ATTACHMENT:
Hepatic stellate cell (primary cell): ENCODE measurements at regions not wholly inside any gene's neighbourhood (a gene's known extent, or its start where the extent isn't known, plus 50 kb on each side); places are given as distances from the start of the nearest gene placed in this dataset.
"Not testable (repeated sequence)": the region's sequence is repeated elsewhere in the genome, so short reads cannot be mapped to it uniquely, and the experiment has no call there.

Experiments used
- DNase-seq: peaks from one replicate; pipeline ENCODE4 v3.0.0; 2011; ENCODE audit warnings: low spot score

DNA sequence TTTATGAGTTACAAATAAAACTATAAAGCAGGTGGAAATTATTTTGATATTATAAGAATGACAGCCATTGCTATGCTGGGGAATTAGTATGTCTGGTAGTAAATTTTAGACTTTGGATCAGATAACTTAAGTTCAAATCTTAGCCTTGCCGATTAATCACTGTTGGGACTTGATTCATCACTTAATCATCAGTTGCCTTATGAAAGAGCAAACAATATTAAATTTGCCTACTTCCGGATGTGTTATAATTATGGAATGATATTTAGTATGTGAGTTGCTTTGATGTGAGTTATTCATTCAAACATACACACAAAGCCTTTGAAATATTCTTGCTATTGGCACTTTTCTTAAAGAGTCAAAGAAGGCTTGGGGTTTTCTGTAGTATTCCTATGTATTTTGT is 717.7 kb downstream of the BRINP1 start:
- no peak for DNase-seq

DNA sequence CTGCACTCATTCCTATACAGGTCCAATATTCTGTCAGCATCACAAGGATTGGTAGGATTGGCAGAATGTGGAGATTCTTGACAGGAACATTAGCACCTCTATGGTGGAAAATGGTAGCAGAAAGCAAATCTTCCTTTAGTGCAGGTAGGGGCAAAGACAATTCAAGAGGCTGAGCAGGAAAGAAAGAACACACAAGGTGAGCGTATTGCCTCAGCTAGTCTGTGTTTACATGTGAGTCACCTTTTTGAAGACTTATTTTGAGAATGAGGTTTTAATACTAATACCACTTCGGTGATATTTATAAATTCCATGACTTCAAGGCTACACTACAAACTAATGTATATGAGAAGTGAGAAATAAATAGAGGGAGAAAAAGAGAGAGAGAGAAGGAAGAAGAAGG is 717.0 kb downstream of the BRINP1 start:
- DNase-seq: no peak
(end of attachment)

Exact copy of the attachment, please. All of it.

Hepatic stellate cell (primary cell): ENCODE measurements at regions not wholly inside any gene's neighbourhood (a gene's known extent, or its start where the extent isn't known, plus 50 kb on each side); places are given as distances from the start of the nearest gene placed in this dataset.
"Not testable (repeated sequence)": the region's sequence is repeated elsewhere in the genome, so short reads cannot be mapped to it uniquely, and the experiment has no call there.

Experiments used
- DNase-seq: peaks from one replicate; pipeline ENCODE4 v3.0.0; 2011; ENCODE audit warnings: low spot score

DNA sequence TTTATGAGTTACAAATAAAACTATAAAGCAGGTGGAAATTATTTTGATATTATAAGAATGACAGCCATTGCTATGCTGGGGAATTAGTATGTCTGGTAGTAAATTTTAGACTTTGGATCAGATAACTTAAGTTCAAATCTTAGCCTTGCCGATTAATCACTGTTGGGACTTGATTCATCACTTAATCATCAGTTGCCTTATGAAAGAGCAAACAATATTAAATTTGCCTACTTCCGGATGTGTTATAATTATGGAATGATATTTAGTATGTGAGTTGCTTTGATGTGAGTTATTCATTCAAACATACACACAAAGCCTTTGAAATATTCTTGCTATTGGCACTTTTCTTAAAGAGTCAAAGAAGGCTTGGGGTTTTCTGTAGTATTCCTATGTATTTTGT is 717.7 kb downstream of the BRINP1 start:
- no peak for DNase-seq

DNA sequence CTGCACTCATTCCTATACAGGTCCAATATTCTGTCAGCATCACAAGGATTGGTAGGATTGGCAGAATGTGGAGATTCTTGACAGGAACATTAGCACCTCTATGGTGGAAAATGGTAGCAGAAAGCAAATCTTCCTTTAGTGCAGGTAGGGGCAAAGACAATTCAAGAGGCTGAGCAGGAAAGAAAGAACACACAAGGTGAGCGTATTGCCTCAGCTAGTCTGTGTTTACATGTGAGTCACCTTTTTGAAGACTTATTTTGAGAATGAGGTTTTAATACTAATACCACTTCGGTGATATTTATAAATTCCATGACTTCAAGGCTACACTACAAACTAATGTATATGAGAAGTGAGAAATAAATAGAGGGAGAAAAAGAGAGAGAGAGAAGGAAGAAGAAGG is 717.0 kb downstream of the BRINP1 start:
- DNase-seq: no peak